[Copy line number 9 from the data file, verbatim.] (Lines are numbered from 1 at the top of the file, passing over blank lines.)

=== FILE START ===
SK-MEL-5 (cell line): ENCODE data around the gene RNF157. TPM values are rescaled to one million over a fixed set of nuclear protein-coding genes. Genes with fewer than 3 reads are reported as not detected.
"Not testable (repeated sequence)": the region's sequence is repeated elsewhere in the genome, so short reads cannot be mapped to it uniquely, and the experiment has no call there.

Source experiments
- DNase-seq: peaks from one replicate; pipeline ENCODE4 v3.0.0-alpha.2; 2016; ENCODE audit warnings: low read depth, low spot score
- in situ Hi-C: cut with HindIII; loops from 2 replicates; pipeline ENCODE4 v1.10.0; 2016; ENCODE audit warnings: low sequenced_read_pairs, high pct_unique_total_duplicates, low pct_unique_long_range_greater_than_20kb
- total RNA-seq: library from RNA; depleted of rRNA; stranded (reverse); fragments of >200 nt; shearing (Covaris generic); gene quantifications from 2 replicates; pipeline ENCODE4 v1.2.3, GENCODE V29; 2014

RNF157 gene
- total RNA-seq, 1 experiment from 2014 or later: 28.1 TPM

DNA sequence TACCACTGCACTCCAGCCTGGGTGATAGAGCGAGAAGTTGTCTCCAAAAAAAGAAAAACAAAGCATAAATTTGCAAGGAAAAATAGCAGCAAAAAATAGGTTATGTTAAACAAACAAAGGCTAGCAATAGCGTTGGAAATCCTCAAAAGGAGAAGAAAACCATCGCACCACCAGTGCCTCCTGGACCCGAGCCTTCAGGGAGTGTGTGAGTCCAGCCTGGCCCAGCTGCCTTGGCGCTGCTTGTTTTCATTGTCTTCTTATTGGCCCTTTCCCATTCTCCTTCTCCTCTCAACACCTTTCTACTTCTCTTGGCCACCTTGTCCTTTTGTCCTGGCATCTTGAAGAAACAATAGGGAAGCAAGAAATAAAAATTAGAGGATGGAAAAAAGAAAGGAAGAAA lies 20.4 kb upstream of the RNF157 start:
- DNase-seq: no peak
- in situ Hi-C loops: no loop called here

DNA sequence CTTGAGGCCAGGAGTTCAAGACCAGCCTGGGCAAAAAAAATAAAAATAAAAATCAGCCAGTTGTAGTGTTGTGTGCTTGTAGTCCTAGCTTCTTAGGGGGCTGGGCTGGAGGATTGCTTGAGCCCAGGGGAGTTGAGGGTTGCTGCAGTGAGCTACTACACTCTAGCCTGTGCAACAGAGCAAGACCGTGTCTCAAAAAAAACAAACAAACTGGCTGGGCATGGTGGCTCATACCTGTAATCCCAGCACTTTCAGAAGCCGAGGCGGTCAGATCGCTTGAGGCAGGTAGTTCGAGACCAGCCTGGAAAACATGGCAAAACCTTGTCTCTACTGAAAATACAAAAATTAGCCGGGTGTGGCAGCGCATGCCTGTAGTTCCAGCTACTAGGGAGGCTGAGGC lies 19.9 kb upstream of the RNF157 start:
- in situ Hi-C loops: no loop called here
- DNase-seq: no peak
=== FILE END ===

DNA sequence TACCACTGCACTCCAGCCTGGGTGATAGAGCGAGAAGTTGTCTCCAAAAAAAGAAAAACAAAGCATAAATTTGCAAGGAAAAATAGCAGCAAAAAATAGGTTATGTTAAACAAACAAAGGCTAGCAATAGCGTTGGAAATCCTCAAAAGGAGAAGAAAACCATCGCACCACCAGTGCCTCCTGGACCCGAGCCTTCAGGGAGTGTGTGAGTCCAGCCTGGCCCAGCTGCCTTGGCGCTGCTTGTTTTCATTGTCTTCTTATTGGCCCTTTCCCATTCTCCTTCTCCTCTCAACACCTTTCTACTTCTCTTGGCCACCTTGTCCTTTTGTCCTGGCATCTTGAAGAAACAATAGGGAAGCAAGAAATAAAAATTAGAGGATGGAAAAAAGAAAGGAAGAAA lies 20.4 kb upstream of the RNF157 start: